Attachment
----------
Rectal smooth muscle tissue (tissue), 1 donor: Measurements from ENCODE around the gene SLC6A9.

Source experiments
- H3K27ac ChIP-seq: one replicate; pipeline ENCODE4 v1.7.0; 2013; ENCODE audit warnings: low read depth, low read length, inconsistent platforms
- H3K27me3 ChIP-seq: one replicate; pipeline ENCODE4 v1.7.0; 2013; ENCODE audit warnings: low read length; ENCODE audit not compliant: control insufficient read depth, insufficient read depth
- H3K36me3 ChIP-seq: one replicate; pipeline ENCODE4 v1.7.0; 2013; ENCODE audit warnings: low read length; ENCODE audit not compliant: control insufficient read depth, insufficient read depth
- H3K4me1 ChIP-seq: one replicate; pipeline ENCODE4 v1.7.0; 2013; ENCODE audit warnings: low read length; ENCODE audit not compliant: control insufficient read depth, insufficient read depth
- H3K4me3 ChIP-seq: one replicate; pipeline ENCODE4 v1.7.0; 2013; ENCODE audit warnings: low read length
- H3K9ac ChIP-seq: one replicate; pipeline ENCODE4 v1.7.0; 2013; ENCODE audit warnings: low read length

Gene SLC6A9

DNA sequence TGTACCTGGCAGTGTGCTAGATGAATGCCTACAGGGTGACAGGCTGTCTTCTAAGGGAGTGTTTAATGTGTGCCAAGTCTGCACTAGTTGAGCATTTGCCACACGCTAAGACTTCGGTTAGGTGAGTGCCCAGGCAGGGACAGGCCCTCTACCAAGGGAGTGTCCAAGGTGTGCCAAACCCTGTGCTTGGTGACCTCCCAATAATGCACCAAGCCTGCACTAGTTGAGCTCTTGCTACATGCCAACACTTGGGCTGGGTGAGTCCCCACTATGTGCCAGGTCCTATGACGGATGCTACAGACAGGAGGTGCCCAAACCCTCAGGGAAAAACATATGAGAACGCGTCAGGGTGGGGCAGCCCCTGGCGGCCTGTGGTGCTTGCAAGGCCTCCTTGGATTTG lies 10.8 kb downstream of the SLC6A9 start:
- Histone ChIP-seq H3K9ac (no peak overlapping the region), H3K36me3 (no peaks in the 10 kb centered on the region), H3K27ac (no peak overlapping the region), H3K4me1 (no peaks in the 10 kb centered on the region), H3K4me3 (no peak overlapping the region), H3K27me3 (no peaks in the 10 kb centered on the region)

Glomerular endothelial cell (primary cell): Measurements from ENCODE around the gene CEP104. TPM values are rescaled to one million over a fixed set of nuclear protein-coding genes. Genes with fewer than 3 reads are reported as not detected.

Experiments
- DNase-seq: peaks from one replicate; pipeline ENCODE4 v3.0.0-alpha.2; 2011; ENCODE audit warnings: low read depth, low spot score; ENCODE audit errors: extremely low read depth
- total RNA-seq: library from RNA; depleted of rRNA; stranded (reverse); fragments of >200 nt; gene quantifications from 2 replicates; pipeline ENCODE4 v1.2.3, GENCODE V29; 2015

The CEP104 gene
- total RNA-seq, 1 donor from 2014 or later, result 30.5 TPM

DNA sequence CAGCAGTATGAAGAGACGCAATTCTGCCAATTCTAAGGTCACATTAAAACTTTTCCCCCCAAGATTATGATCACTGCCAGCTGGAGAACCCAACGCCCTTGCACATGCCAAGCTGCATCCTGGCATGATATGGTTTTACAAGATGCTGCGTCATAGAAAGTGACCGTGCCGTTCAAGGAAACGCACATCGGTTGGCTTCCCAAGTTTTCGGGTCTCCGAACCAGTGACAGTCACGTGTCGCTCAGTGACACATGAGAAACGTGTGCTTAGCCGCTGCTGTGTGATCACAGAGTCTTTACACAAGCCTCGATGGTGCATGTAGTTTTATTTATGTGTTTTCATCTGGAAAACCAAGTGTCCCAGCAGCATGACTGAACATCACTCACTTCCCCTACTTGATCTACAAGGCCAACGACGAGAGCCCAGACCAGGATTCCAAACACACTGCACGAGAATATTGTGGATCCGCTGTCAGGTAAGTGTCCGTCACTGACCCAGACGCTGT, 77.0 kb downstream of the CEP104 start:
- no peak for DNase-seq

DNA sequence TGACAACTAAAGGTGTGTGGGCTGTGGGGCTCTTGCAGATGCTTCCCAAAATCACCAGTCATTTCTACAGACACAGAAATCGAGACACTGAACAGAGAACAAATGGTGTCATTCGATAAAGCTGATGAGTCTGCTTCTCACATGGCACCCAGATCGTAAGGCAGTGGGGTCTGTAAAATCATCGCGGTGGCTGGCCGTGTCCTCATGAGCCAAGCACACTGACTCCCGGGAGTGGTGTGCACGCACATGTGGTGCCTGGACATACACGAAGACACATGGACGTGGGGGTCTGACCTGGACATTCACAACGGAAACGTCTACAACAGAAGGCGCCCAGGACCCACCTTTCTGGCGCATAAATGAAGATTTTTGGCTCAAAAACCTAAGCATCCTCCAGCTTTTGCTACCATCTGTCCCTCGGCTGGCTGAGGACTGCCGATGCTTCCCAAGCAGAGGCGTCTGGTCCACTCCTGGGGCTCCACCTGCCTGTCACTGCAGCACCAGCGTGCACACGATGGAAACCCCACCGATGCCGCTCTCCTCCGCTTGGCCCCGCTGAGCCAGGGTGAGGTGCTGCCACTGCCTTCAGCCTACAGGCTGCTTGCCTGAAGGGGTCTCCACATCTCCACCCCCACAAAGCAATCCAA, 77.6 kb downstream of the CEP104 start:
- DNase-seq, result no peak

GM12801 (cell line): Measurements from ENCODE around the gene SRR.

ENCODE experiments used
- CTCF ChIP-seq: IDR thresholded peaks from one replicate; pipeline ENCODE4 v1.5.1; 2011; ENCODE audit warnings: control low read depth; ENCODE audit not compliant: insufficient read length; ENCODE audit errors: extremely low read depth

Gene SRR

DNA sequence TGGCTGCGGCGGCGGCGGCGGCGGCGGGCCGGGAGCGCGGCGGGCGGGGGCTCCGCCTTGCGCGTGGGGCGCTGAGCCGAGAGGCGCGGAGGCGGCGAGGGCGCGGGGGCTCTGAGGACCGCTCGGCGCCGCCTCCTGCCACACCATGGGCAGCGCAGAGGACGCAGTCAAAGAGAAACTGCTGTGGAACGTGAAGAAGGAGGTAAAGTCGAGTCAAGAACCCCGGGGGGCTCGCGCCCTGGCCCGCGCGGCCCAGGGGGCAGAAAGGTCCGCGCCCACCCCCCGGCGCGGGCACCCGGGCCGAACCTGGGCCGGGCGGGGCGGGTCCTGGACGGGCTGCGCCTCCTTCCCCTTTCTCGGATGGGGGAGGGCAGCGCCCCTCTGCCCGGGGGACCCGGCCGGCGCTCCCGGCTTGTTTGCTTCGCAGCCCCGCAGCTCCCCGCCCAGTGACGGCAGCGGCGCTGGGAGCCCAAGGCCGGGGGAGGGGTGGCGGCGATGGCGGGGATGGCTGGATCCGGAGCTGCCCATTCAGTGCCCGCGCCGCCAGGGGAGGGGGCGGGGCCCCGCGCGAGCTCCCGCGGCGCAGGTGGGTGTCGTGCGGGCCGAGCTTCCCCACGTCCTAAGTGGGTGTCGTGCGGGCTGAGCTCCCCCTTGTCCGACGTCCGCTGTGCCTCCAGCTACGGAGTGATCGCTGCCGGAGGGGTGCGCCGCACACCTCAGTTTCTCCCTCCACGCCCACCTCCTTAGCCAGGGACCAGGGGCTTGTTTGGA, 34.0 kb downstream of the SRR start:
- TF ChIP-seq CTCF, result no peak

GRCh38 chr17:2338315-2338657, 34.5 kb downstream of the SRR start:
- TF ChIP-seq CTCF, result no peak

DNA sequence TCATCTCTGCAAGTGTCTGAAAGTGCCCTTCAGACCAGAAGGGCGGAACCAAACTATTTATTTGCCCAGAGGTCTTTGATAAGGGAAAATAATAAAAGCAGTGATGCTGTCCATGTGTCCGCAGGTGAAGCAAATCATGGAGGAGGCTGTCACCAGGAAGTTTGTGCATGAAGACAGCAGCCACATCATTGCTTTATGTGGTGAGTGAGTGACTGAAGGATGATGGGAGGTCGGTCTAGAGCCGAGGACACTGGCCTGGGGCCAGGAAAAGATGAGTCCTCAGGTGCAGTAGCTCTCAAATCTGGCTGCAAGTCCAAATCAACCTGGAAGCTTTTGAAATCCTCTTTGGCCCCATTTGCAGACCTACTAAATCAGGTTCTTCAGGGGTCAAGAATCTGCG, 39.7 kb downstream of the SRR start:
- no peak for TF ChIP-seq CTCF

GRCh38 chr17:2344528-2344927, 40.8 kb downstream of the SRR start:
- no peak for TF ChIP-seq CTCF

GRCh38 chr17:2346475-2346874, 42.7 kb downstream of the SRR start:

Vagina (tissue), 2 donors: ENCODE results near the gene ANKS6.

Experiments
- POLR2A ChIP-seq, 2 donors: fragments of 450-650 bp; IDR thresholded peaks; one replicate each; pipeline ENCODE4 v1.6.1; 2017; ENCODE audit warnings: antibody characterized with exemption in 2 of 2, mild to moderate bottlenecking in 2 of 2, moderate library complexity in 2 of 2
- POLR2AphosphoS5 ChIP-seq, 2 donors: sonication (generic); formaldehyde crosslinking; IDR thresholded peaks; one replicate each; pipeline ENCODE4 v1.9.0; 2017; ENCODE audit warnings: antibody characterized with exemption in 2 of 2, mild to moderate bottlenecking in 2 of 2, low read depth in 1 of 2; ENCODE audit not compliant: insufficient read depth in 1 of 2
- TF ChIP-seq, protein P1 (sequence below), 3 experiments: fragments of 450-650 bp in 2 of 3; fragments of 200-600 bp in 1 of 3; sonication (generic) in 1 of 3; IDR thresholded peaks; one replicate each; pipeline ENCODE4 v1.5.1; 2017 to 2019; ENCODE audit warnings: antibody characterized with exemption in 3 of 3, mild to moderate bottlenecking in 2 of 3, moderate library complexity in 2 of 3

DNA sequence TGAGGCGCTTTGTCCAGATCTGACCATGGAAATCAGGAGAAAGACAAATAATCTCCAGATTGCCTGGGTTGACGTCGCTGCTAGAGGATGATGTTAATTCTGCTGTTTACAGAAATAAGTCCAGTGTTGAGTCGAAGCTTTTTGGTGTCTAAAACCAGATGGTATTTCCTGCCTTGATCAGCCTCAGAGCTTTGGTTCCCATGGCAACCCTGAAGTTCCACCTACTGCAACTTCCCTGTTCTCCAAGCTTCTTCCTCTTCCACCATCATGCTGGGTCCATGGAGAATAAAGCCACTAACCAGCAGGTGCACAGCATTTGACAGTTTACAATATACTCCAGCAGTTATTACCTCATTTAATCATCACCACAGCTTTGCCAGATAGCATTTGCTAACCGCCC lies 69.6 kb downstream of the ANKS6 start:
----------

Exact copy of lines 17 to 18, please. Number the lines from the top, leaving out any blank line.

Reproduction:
- total RNA-seq, 1 donor from 2014 or later, result 30.5 TPM

DNA sequence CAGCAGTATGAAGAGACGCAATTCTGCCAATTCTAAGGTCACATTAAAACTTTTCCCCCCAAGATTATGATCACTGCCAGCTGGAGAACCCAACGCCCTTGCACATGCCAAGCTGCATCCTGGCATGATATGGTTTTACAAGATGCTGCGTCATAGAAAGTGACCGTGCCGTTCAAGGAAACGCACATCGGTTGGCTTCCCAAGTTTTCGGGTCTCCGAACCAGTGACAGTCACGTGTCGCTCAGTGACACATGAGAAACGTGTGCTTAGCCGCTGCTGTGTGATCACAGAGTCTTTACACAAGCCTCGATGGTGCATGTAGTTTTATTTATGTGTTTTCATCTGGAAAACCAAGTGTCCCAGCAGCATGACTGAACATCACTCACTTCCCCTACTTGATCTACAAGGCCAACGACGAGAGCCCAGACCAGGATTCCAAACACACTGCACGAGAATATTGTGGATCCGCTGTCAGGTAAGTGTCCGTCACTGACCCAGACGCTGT, 77.0 kb downstream of the CEP104 start: